fabulously successful. For 300 years, beginning in the sixteenth
century, the mines in Spanish America yielded more than ten times as
much gold and silver as the rest of the world’s mines put together.
These riches made Spain the wealthiest and most powerful nation on
earth. After the first wave of conquest, however, most Spanish settlers
in America traveled to the New World for other reasons. Many went in
hopes of creating a profitable agricultural economy. Unlike the
conquistadores, who left little but destruction behind them, these
settlers helped establish elements of European civilization in America
that permanently altered both the landscape and the social structure.
Another important force for colonization was the Catholic Church.
Ferdinand and Isabella, in establishing Spain’s claim to most of the
Americas from Mexico south, bowed to the wishes of the Church and
established the requirement that Catholicism be the only religion of the
new territories. Spain abided by that condition. As a result, many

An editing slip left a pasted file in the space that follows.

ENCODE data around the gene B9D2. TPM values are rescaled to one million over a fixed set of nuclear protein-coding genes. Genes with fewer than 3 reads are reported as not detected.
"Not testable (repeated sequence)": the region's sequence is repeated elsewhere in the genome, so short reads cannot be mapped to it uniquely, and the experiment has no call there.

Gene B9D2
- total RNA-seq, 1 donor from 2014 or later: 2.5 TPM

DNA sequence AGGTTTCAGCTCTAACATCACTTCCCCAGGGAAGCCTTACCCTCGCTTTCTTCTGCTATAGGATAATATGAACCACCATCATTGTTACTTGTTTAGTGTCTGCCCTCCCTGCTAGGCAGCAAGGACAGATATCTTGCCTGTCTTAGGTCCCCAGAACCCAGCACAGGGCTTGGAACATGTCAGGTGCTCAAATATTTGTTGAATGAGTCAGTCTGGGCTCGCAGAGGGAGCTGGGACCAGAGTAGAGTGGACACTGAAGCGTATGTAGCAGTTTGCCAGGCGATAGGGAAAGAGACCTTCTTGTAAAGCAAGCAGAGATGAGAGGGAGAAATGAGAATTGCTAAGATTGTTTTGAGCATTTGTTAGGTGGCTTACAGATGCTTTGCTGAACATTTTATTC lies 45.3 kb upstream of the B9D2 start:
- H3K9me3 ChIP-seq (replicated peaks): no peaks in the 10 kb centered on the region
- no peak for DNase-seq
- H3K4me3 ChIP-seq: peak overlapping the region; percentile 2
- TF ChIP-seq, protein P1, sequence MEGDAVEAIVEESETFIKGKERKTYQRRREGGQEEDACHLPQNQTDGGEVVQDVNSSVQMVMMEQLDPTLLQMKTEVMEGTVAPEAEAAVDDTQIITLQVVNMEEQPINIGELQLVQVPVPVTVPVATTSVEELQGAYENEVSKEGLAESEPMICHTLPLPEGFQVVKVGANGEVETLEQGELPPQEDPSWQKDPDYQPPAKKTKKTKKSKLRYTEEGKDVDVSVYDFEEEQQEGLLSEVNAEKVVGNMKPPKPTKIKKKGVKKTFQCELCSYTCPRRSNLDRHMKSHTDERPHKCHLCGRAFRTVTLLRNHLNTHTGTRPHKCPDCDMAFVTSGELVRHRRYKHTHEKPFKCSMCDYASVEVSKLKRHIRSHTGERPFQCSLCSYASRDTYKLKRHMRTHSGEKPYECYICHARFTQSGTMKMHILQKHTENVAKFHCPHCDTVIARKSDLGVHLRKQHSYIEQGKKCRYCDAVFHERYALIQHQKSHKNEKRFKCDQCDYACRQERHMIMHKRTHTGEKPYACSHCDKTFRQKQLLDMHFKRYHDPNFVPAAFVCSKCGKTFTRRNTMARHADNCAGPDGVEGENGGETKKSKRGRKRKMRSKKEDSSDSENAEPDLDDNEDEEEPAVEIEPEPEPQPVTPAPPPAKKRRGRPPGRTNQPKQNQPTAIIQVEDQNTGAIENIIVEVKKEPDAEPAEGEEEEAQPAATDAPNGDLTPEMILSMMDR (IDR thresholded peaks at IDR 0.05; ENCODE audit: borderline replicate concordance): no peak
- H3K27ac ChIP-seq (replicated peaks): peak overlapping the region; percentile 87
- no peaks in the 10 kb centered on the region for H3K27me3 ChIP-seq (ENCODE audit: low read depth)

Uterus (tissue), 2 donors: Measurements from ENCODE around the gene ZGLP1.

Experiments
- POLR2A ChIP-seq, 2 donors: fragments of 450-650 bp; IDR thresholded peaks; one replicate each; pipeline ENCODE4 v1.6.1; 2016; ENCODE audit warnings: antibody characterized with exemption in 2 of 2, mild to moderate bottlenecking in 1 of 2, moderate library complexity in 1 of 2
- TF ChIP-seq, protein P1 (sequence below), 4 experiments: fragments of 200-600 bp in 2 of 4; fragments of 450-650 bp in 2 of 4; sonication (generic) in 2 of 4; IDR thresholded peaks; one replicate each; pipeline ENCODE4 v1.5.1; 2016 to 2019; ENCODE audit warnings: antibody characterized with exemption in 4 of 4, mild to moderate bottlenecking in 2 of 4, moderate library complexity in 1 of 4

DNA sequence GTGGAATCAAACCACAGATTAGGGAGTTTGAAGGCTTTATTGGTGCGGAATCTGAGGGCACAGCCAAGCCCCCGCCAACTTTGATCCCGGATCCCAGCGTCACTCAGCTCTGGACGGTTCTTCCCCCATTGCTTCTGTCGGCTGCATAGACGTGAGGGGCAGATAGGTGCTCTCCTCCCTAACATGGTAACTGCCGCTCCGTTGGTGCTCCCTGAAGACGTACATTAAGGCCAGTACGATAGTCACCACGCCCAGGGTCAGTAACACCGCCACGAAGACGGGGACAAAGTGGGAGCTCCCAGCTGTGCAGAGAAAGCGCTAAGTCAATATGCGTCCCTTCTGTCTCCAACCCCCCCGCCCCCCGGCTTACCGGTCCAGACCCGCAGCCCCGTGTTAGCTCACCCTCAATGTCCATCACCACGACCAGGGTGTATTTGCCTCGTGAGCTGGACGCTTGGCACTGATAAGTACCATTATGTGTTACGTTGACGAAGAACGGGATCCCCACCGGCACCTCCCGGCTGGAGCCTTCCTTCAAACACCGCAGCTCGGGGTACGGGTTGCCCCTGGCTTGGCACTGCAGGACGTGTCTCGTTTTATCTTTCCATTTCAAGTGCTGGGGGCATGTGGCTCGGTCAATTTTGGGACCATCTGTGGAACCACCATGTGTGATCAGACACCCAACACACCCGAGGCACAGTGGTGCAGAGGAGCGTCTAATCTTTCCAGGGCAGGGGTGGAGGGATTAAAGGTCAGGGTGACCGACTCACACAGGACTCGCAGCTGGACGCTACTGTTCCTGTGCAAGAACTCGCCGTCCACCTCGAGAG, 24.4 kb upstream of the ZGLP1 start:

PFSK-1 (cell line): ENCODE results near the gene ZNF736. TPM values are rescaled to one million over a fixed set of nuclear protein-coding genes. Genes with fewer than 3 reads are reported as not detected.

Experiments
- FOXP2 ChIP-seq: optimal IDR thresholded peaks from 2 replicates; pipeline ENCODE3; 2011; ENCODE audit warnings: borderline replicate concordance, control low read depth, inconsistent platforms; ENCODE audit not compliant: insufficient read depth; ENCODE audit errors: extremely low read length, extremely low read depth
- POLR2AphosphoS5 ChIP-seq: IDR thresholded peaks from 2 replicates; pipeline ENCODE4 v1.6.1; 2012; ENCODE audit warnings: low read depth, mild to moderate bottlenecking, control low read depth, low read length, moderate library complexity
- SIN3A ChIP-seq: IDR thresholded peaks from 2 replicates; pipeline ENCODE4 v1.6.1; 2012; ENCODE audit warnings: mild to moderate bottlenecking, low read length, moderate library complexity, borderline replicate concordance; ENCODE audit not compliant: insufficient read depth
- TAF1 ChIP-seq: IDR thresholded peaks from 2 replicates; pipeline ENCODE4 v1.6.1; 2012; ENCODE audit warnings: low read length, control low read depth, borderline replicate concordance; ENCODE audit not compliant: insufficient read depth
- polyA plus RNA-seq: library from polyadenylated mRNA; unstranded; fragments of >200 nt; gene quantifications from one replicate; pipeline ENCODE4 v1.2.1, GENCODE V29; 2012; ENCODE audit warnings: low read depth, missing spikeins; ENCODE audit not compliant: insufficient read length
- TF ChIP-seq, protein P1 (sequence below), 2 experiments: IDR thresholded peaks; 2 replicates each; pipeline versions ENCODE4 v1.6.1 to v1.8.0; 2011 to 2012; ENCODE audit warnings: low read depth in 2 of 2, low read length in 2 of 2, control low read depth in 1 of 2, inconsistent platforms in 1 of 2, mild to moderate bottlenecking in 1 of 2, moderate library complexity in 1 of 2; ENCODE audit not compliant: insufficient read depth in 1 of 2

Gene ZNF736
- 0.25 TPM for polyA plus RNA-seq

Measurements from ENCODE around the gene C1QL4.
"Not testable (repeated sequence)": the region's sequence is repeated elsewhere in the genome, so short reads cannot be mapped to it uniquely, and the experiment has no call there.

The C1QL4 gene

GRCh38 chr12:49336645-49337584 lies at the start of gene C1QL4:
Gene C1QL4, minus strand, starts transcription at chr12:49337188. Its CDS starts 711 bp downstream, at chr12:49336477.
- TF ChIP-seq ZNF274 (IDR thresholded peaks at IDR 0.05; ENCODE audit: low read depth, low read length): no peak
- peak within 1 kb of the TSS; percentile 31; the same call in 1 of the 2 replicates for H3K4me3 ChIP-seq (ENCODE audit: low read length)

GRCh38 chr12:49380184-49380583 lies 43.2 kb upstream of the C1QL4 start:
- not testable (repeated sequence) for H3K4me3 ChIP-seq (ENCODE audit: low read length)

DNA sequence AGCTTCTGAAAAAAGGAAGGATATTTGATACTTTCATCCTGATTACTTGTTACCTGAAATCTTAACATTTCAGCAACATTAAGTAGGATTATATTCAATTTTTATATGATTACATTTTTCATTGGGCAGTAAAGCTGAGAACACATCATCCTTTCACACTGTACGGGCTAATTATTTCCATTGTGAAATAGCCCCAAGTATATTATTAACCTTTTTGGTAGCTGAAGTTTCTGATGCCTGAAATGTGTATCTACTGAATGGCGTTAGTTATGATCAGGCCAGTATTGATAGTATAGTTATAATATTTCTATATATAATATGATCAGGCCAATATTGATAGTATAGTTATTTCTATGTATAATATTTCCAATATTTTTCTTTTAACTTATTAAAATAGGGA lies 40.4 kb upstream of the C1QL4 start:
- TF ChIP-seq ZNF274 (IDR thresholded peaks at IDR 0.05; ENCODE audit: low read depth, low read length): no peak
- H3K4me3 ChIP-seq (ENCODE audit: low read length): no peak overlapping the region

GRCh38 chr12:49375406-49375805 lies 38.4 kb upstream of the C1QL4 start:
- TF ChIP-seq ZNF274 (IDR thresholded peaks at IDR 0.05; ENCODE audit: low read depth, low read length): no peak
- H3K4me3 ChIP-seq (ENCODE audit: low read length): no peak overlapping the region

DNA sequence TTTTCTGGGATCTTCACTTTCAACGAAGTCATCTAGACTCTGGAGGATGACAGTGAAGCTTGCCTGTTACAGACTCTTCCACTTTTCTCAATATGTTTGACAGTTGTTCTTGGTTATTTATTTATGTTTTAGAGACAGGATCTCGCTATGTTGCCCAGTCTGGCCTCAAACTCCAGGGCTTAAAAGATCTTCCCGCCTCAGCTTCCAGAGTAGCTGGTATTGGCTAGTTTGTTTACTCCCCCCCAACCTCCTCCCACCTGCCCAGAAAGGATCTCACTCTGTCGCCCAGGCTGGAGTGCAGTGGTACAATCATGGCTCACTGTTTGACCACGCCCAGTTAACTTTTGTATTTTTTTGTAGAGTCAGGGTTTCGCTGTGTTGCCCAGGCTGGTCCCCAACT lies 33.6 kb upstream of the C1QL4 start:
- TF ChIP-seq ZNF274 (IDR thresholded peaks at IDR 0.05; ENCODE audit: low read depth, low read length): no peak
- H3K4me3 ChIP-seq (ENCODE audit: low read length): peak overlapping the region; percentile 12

Spanish settlements in the New World were highly religious in character.
Although the Spanish founded commercial and military centers in the
sixteenth century, another common form of settlement by the early
seventeenth century was the mission. Missions had commercial lives, to
be sure. But their primary purpose, at least at fi rst, was converting
natives to Catholicism. There were usually military garrisons connected
to the missions, to protect them from hostile natives. Presidios
(military bases) often grew up nearby to provide additional protection.
Indeed, after the era of the conquistadores came to a close in the
1540s, the missionary impulse became one of the principal motives for
European emigration to America. Priests or friars accompanied almost all
colonizing ventures. Through the work of zealous missionaries, the
gospel of the Catholic Church ultimately extended throughout South and
Central America, Mexico, and into the South and Southwest of the present